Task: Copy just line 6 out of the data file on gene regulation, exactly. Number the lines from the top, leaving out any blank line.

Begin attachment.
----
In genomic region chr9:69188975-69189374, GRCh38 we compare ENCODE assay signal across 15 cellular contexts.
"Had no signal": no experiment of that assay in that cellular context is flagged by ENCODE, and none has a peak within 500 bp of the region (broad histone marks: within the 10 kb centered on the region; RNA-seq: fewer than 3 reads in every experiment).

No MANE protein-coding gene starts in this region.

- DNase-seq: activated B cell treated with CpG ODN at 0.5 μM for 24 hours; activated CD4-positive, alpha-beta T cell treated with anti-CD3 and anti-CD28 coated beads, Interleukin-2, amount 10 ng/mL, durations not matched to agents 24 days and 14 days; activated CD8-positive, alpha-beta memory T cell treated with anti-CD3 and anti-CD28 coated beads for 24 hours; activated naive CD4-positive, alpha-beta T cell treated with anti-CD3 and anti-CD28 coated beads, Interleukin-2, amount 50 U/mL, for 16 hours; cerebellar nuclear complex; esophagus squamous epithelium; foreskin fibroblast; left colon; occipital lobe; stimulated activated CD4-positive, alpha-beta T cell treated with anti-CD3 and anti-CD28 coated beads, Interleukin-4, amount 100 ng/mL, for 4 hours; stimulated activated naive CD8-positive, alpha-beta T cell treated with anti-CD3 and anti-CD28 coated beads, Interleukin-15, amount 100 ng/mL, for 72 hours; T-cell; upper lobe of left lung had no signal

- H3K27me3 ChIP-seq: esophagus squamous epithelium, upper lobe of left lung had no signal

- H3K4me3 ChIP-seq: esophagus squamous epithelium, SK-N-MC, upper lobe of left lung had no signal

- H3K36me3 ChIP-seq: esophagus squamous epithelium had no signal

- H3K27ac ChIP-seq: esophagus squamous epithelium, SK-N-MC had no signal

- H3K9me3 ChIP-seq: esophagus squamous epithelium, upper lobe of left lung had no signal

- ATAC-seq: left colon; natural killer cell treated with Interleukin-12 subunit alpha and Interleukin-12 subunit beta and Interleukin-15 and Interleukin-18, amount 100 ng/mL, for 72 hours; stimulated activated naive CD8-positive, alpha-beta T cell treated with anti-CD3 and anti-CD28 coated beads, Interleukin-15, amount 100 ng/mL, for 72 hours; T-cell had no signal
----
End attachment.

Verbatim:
- H3K4me3 ChIP-seq: esophagus squamous epithelium, SK-N-MC, upper lobe of left lung had no signal